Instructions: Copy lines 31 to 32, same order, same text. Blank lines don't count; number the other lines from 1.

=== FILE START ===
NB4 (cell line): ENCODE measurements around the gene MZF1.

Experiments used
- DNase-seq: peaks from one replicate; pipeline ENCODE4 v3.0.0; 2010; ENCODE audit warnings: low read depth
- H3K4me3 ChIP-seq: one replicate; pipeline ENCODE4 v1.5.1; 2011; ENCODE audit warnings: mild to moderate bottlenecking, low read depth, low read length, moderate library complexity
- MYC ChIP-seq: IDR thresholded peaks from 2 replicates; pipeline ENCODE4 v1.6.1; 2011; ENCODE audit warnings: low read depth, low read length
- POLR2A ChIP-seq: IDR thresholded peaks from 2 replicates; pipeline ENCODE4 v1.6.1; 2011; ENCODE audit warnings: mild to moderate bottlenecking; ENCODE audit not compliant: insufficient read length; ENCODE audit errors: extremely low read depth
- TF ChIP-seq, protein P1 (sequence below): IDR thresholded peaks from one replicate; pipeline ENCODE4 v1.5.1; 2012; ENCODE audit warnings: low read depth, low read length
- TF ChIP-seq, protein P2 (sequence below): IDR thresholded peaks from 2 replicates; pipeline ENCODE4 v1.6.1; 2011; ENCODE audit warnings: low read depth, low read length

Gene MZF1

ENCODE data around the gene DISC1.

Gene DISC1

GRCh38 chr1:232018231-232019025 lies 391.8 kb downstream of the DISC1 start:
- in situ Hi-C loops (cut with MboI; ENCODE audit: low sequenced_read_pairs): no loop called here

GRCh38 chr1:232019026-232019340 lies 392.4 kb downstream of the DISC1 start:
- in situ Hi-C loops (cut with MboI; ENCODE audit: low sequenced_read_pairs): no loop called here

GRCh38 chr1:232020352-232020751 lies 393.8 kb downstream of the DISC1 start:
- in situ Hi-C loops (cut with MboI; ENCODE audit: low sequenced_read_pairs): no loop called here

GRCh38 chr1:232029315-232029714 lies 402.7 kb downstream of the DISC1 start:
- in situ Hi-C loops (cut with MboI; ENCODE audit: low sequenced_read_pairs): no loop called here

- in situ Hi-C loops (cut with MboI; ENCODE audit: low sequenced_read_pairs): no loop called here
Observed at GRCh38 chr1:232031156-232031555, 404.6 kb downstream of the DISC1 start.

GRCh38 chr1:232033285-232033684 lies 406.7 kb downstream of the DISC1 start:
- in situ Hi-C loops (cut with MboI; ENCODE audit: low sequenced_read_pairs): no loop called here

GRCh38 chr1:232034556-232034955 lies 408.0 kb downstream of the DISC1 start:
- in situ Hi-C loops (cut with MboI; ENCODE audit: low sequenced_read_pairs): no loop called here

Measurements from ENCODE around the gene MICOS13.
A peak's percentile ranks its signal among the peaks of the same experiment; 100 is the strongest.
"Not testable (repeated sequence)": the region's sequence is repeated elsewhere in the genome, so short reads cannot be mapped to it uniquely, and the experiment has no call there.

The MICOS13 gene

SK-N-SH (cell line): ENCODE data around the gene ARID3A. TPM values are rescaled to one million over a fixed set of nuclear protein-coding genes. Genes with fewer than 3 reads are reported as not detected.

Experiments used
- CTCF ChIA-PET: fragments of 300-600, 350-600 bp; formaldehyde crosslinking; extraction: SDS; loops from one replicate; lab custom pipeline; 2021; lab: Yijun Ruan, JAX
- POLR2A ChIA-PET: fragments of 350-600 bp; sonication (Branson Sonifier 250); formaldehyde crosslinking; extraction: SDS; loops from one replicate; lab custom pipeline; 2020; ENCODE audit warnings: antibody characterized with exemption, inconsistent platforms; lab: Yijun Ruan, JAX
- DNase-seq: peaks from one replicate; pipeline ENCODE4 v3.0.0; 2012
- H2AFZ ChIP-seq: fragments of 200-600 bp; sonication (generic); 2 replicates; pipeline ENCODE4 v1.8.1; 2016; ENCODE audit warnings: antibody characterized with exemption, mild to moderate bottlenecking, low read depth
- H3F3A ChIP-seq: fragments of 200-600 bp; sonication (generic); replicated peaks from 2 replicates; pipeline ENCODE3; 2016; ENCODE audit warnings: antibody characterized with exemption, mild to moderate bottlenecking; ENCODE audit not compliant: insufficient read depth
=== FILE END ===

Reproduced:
Experiments used
- CTCF ChIA-PET: fragments of 300-600, 350-600 bp; formaldehyde crosslinking; extraction: SDS; loops from one replicate; lab custom pipeline; 2021; lab: Yijun Ruan, JAX